sarcophagus, and which can be approached
from all sides, in the midst of the hall in
which the service is to take place. There is
a little window on the back of the sarcopha-
gus, through which one can see the process of
cremation, which is completed within 1 to 1 1/2
hours, without smell or smoke. The
process is solemn and beautiful and avoids
every unaesthetic manipulation. The crem-
atorium is to be built in the central cemetery,
and will contain three rooms, the largest one,
13 meters long, 7 1/2 broad and 7 high, will con-
tain the real crematory apparatus, in the
shape of a sarcophagus; a smaller one is to
hold the gas generator, and the third one is
to serve as waiting room for those who wish
to see the process of dissolution to the end,
and also as a room for the officers and for
storing the records. Along the walls of the
crematorium are to be niches of marble and
slate, intended to place the ashes of the dead
in urns. A cover, with the necessary inscrip-
tion, is the external finish of the enclosure.
The expense of the building is about f.25,000
and the apparatus f.8000.

The expenses of a cremation are about f.50
($10), urn included. The officers of the so-
ciety are Prof. Heim, City Architect Geiser,
Wegmann-Ercolani, Prof. Goll. Col. Oberst
Bluntschll, Prof. Schur, advocate, Dr. E.
Curu, Prof. Lunge, Schweizer-Lobhard,
Muller-Scheer and Boutrey-Seguin, The
crematorium will be ready for operation this

Rights in a Burial Lot.
To the Editor of The Globe:

A widow, owning a choice burial lot at
Mt. Auburn cemtery, sold one individual
half of it to her brother-in-law, who sold
and deeded it to me, both deeds being prop-
erly recorded. Now the widow, with whom
my relations were very pleasant, has died,
and her heirs show a disposition to ignore
me and tell me they think I have not much
hold upon it, as the bylaws of the corpora-
tion state that lots are indivisible, and I
will not be recognized in giving orders at
the office, etc. Now, have I a legal title to
it, and anything the courts will sustain?
When about to buy I made inquiries at the
office of the cemetery and elsewhere, and
was told it was something very often done,
buying a burial lot with another in this
way, and probably all right and safe


The Public Statues and the bylaws of
the corporation provide that "burial lots
shall be held indivisible." I have some
question in my mind whether that means
that lots shall not be cut up smaller or
whether the ownership shall remain in the
same person who originally buys or his legal
heirs. I think "L. M. P." having paid a
valuable consideration for the property
would havethe right to what he had paid
for, and have no doubt but that the courts
would sustain him. It has been the prac-
tice of the corporation not to meddle with
quarrels between owners, and they have
recognized the first owner as the one to give
orders as to burials, etc.



If cremation becomes general the men who
are unable to earn their living may the find
it difficult to urn their dead.—[Chicago Post.


THE cremationists do not propose to sur-
render. It is a good idea that they propose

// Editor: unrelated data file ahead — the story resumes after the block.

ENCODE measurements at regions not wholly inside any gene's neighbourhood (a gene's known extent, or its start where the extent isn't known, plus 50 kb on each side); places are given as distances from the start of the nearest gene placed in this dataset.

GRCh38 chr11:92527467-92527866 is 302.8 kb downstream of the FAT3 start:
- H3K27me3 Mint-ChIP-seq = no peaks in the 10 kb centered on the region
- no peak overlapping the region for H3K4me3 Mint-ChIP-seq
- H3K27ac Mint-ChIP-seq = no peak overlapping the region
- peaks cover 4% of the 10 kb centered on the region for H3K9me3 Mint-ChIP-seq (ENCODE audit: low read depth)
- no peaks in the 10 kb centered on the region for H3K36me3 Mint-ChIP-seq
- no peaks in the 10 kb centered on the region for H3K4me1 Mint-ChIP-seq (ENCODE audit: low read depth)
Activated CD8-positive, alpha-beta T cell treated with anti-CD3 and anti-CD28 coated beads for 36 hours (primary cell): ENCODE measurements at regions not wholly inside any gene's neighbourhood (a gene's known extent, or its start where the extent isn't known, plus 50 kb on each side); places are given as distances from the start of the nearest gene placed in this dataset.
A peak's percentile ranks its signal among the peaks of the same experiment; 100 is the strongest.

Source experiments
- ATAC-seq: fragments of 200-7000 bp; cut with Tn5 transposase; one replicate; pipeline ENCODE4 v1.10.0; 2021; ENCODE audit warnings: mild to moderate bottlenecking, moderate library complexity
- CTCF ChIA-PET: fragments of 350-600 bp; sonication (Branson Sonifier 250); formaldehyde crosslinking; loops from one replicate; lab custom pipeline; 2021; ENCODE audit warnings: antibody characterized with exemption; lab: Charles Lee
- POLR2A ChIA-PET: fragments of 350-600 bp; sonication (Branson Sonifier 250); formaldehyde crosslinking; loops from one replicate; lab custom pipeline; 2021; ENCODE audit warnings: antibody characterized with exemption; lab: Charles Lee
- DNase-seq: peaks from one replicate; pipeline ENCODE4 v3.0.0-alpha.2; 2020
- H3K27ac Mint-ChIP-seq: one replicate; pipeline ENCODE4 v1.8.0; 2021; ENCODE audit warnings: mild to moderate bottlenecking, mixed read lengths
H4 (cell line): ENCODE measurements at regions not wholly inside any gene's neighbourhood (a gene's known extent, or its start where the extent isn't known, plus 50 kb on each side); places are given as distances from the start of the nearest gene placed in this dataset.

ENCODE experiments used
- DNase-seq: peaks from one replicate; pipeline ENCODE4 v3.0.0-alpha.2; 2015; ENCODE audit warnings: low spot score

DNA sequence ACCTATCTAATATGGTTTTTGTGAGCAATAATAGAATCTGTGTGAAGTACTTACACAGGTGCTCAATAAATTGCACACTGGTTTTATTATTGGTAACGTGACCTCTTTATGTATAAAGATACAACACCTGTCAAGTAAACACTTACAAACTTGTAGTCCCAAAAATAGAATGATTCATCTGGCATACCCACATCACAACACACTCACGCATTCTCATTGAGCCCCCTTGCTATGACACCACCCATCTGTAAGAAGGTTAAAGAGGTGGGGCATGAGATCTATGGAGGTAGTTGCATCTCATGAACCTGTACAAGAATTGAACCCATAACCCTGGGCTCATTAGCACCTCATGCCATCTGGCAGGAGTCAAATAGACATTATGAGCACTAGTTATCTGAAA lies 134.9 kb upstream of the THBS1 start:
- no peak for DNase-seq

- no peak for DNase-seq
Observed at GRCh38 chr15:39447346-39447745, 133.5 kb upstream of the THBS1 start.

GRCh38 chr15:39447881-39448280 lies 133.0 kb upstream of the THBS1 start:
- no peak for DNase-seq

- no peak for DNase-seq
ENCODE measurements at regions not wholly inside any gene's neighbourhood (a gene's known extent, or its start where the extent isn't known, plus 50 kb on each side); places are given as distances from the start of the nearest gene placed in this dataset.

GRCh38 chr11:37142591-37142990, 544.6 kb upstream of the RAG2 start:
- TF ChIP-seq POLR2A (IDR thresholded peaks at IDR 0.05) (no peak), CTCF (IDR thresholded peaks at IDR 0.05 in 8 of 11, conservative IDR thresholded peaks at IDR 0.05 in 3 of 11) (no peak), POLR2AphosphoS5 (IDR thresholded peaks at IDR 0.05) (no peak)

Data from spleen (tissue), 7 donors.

to educate public sentiment in this vicinity up
to their theory before spending any more
money on a crematory. Previous enterprises
of this kind have begun at the other end, and
have according failed.


To the Editor of the Post:

Sir—Those who are interested in this matter
will remember that a few years ago an un-
successful attempt was made to form a crema-
tion society in this city. Since my return
from Europe many friends have been urging
me to try again, and after looking carefully
over the field I am of opinion that the time is
ripe for a revival of the endeavor. Before
taking any definite steps, however, I should
like to hear from the members of the late
New England Cremation Society, and there-
fore ask the courtesy of your columns to con-
vey to them, and to others interested in the
question, the request that they will commu-
nicate with me at their early convenience. If
from the letters received I find that, of those
in favor of substituting incineration for inhu-
mation, a sufficient number is ready for fresh
action, I will call a meeting for the formation
of a new society.

President N. E. C. S.

Boston, Oct. 4, 1890, 77 Boylston street.


[image:heraldry seal of the state of Massachusetts]



AN ACT authorizing the formation of corpora-
tions for the purpese of cremating the bodies
of the dead.

Be it enacted by the senate and house of repre-
sentatives in General Court assembled, and by
the authority of the same, as follows:—

SECTION 1. Any five or more persons may as-
sociate themselves together in the manner pre-
scribed by chapter one hundred and six of the
Public Statutes, with a capital of not less than
six thousand, nor more than fifty thousand dol-
lars, for the purpose of providing the necessary
appliances and facilities for the proper disposal
by incineration of the bodies of the dead; and
corporations so established shall have the same
powers and privileges and be subject to the same
duties, liabilities and restrictions as other corpo-
rations established under said chapter, except as
hereinafter provided. The par value of shares
in the capital stock of corporations organized
under the provisions of this act shall be either
ten or fifty dollars.

SECT. 2. Every such corporation may acquire
by gift, devise or purchase, and hold in fee sim-
ple so much real estate not exceeding in value
fifty thousand dollars, as may be necessary for
carrying out the objects connected with and ap-
propriate to the purposes of said corporation, and
situated in such place as the state board of
health, lunacy and charity may determine to be